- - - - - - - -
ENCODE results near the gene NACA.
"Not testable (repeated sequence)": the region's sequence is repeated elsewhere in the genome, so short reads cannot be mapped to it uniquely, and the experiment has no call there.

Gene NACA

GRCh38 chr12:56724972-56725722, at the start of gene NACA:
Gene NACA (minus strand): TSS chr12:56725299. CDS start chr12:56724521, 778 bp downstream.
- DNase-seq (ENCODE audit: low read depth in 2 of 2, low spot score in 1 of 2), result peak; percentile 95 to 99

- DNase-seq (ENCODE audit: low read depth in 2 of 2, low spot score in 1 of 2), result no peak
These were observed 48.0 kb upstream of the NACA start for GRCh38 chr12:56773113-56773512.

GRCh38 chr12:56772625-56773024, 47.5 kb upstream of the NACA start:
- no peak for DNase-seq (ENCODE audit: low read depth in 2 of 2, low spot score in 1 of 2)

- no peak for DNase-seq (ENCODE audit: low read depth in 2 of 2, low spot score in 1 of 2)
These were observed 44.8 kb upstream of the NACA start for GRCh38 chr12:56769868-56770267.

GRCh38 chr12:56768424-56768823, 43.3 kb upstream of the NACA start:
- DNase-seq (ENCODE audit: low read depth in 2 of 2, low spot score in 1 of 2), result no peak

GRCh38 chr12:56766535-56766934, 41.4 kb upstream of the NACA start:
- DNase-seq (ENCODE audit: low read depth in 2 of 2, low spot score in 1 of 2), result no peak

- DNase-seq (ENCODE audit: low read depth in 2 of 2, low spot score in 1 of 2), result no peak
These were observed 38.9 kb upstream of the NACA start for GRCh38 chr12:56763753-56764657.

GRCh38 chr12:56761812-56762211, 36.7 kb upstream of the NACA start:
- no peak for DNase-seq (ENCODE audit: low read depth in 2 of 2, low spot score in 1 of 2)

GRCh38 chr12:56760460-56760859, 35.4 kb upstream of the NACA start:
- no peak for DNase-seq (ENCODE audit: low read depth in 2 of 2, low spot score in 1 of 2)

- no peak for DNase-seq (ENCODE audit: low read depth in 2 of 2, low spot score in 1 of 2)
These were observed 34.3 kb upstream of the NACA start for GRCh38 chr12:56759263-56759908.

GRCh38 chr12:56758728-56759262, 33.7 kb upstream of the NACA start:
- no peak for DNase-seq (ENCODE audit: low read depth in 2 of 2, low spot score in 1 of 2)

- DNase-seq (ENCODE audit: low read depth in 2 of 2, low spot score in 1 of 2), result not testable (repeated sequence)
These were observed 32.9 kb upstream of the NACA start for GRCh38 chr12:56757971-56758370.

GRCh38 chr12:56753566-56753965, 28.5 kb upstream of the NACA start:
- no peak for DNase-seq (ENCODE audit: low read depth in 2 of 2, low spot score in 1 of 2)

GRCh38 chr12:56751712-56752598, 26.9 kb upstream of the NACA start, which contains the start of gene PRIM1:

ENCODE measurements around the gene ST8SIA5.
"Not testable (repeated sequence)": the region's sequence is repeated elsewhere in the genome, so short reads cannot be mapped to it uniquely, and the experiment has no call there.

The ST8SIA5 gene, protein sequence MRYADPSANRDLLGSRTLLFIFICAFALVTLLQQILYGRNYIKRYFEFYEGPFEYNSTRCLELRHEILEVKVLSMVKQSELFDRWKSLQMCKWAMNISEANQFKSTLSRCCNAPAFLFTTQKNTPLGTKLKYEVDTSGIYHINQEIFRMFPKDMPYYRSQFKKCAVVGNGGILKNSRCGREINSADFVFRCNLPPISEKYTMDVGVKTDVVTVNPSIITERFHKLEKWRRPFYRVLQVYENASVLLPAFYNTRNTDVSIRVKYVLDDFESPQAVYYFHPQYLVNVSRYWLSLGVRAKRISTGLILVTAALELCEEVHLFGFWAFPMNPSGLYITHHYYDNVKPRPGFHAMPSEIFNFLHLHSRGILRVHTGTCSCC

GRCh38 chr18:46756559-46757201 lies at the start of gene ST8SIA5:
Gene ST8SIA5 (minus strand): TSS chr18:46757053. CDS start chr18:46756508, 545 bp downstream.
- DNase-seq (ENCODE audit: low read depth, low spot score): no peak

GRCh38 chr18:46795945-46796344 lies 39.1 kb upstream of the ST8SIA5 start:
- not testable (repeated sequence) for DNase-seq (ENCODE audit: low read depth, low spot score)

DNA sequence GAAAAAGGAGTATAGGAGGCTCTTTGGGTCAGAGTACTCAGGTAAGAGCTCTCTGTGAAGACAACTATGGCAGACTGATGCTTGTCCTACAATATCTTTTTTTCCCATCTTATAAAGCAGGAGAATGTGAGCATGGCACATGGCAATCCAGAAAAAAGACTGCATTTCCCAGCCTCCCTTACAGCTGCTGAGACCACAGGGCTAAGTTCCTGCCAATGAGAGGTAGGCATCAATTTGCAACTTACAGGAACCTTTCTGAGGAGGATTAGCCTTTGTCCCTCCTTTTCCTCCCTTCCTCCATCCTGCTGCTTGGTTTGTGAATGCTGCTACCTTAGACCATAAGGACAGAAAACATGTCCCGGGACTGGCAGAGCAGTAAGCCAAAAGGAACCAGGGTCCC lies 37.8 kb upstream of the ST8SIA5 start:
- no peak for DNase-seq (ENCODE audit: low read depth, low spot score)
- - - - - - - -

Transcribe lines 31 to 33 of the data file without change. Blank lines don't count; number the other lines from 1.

GRCh38 chr12:56751712-56752598, 26.9 kb upstream of the NACA start, which contains the start of gene PRIM1:

ENCODE measurements around the gene ST8SIA5.
"Not testable (repeated sequence)": the region's sequence is repeated elsewhere in the genome, so short reads cannot be mapped to it uniquely, and the experiment has no call there.